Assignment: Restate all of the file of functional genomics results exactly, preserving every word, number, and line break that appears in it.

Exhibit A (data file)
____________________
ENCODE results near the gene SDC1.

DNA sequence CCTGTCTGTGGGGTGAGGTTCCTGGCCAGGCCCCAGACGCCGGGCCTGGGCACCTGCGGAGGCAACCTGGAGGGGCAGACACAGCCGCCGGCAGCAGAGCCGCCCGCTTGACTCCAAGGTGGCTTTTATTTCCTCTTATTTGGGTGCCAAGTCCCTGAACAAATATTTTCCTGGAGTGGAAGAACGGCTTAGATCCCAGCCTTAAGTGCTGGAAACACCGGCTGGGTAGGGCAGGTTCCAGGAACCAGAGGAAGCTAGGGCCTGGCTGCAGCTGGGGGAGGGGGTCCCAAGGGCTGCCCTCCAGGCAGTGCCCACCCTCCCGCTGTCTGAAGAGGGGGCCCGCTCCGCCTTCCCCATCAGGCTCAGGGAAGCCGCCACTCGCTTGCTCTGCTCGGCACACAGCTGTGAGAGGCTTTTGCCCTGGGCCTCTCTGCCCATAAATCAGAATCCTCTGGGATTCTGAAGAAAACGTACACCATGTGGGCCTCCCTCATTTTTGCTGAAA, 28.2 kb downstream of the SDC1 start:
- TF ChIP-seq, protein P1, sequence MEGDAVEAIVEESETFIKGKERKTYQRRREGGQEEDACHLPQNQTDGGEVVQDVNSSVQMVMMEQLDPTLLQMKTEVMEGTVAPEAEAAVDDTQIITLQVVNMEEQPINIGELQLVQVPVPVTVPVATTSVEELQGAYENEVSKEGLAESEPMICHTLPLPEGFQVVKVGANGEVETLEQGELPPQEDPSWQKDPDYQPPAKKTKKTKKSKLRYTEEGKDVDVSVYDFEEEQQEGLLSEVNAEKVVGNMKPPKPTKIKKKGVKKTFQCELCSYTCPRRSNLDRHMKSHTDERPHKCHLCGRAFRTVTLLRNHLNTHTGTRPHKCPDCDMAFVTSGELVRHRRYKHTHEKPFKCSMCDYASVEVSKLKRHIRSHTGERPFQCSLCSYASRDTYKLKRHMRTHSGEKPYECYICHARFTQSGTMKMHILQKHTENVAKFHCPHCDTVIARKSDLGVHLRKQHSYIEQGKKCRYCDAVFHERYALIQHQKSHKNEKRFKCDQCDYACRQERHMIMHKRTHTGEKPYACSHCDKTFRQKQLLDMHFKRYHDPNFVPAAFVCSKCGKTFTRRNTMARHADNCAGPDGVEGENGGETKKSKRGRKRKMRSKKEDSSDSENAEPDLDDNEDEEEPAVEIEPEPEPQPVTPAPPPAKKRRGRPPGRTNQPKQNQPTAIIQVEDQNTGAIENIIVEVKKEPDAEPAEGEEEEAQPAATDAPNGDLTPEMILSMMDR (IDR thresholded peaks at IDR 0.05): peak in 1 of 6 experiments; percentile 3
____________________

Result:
ENCODE results near the gene SDC1.

DNA sequence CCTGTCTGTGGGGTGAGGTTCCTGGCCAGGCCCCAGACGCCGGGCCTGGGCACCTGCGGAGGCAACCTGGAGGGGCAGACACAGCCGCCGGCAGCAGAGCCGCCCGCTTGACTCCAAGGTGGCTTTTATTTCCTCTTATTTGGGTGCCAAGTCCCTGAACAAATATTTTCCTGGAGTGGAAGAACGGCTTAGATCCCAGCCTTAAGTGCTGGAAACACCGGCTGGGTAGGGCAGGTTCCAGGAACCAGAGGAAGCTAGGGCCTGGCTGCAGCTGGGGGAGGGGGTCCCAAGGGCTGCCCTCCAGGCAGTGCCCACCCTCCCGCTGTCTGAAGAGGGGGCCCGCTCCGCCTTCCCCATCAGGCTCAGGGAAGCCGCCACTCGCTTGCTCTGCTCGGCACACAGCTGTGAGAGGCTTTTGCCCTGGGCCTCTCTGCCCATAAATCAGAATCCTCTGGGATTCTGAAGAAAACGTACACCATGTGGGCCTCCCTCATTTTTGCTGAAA, 28.2 kb downstream of the SDC1 start:
- TF ChIP-seq, protein P1, sequence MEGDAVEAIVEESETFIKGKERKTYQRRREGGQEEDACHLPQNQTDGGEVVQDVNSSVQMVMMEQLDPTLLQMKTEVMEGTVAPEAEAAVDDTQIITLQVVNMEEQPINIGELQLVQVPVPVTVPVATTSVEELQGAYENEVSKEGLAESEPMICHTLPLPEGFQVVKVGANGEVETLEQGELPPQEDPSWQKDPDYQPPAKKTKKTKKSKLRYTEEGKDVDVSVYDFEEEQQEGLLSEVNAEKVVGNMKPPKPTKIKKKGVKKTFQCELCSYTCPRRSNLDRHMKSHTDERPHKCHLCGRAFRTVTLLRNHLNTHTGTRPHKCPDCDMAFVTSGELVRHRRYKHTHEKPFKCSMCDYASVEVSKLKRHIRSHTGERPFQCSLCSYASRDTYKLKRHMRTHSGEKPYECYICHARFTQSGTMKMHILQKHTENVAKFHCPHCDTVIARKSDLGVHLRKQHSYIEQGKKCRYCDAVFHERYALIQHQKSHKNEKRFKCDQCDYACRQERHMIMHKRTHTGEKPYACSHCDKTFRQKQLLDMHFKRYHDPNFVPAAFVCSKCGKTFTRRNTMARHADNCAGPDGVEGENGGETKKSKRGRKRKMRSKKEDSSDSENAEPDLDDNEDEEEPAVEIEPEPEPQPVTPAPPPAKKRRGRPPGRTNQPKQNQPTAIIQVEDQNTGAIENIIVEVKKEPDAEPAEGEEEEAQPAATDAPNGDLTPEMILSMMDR (IDR thresholded peaks at IDR 0.05): peak in 1 of 6 experiments; percentile 3